In the days leading up to Christmas 2014, several members of MEDRF received worrying phone calls from members of the Temiar group of Orang Asli who inhabit the jungles nearby Gua Musang in the interior of peninsular Malaysia. Heavy rainfall leading to cold temperatures resulting in numerous sick children was the first sign that trouble was brewing for the dozens of Temiar villages in the area. On The 21st December a report that came through that the Betis River, along which many of the tamir villages are located, was dangerously swollen. That was the last contact we had with the Temiar people.

Over the next few days, social media was awash with light hearted photos of flooding along the east coast of peninsular Malaysia; shots of people wading through waist deep water in towns, generally smiling for the camera were interspersed with comical pictures, like that of a scooter perched on the roof of a house in an attempt to save it from some minor flooding. The full extent of the disaster wouldn’t become apparent until 2 or 3 days later as those from the affected areas were evacuated into areas that still had telecommunication systems intact. Pictures began to filter through of entire towns under 4m of water, homes that had been demolished or simply lifted from their foundations and dumped elsewhere, sometimes onto their sides or roofs. Those that experienced it were describing the flood as an inland tsunami that didn’t just come and go, but stayed for days on end.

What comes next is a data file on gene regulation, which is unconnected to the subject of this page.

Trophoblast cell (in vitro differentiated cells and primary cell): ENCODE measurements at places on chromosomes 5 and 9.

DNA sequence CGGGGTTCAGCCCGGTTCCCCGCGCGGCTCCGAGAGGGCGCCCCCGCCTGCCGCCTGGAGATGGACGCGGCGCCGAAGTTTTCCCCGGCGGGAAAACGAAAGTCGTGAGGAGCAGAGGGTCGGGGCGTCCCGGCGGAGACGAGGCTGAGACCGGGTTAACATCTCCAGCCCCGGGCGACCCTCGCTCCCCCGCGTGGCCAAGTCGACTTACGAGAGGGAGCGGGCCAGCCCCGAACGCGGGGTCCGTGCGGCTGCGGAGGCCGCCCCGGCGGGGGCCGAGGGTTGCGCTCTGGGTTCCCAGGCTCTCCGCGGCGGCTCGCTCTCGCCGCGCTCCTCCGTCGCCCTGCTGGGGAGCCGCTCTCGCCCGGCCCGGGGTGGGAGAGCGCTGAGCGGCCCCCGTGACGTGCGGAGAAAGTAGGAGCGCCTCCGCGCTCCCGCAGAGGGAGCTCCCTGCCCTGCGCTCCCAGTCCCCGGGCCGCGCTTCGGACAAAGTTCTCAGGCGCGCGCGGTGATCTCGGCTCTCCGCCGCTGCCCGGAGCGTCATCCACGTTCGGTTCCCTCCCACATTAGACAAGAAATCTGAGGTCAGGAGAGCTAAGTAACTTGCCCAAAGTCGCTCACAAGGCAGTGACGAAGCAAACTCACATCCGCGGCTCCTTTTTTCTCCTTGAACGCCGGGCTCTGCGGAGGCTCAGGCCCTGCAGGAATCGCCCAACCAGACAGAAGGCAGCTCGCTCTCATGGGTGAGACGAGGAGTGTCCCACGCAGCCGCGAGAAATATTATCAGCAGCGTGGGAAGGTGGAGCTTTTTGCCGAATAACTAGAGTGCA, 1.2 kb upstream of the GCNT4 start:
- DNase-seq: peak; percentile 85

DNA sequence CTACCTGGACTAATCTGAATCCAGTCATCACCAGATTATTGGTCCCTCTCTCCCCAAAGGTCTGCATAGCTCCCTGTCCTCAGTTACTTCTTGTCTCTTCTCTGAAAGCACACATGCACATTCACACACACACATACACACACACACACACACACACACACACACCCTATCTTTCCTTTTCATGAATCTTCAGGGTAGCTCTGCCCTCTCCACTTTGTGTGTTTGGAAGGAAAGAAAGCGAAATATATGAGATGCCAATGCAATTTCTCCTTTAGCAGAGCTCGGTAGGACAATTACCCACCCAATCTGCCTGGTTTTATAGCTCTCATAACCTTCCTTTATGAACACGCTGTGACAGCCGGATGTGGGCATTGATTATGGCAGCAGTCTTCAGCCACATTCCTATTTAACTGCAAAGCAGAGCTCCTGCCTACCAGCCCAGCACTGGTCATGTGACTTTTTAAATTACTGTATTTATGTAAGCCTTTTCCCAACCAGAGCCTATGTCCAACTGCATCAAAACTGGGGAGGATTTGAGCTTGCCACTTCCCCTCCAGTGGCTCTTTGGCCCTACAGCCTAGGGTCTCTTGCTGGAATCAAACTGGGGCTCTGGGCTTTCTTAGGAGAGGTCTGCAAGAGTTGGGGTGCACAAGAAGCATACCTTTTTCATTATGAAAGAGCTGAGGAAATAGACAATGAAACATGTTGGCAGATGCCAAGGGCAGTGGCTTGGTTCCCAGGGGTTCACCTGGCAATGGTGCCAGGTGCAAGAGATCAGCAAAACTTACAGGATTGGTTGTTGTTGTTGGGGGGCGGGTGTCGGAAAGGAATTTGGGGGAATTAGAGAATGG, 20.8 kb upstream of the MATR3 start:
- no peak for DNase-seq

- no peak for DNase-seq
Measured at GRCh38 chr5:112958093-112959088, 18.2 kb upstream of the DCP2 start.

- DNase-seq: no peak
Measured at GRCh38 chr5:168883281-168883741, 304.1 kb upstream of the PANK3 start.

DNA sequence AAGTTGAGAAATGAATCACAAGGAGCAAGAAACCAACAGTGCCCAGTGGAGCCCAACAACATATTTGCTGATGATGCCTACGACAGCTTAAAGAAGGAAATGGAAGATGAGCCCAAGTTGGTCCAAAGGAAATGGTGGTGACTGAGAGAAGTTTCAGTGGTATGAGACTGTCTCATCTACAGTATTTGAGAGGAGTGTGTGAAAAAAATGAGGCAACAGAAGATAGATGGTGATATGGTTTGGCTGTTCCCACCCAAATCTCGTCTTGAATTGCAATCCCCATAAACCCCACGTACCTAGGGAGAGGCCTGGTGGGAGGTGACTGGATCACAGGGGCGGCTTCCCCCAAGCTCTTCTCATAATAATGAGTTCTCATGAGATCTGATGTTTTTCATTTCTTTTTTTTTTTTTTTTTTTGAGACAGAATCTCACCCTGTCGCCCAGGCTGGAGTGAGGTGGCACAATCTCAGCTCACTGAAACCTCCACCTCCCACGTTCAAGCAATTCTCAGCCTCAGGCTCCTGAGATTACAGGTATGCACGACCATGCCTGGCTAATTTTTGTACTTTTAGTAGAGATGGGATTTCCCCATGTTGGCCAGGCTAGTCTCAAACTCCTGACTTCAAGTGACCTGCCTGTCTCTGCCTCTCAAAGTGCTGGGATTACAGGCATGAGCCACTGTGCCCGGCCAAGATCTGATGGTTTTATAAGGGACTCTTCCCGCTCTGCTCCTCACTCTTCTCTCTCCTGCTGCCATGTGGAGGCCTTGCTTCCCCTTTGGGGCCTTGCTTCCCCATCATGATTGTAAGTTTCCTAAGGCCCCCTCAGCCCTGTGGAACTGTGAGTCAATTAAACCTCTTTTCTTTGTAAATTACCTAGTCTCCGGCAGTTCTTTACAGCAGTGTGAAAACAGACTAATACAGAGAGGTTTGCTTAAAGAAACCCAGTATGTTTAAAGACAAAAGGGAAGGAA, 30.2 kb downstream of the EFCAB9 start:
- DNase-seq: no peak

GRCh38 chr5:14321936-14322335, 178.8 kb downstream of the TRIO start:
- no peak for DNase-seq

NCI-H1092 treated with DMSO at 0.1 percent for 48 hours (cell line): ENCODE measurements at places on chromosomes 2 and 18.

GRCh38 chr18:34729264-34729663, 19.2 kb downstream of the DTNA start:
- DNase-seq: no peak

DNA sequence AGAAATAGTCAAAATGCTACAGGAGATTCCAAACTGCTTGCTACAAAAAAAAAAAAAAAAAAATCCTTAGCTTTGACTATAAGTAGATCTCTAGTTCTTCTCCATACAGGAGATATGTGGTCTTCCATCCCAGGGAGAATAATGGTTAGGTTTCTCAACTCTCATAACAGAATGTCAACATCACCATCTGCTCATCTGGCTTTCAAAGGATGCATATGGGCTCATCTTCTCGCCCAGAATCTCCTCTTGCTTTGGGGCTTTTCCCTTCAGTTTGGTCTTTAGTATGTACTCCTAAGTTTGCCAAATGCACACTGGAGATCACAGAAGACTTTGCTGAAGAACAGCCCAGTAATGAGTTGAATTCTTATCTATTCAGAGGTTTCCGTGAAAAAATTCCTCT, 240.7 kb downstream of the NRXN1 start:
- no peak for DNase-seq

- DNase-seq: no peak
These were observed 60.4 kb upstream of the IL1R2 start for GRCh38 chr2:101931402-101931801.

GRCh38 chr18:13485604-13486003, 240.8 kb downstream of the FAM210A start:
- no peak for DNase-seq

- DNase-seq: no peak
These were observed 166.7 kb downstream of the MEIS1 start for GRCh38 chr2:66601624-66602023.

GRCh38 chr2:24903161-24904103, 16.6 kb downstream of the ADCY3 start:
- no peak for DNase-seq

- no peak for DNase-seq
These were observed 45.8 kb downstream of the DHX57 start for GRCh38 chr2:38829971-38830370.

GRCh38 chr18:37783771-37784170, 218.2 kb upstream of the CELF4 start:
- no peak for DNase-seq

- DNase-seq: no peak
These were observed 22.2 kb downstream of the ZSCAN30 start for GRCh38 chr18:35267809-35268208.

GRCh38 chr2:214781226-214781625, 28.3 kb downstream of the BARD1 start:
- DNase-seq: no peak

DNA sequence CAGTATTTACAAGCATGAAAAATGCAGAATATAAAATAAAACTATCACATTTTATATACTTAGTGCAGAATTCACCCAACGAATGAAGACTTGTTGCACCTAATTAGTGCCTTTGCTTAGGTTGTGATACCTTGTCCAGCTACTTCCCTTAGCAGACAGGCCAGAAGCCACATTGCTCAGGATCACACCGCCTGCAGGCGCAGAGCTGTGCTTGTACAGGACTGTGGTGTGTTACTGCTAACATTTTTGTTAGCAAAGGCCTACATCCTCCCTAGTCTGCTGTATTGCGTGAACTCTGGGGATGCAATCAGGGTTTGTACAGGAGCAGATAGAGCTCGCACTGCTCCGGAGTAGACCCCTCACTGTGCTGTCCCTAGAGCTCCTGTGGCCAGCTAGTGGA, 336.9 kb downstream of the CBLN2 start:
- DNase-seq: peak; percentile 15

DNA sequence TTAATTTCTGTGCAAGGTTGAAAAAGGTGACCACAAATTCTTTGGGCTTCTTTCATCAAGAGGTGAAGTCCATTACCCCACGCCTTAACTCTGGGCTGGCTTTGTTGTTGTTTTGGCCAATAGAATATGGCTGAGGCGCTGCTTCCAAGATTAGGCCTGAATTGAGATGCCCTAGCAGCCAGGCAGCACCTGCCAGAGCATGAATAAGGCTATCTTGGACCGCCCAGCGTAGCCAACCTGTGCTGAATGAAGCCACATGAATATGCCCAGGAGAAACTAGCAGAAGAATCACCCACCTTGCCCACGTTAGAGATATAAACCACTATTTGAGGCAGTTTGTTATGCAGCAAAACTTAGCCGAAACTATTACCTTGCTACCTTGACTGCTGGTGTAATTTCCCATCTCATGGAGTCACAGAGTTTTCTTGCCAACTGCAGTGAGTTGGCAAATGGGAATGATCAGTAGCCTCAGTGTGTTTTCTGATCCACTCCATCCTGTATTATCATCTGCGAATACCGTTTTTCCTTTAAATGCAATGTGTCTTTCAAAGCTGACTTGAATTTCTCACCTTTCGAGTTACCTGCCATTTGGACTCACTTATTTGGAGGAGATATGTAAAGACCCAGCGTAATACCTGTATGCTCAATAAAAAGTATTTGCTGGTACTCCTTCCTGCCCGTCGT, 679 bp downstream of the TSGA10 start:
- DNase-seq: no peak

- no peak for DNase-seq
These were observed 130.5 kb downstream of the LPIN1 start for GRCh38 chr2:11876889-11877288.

One of the houses in a nearby village. Photo courtesy of Jason Ho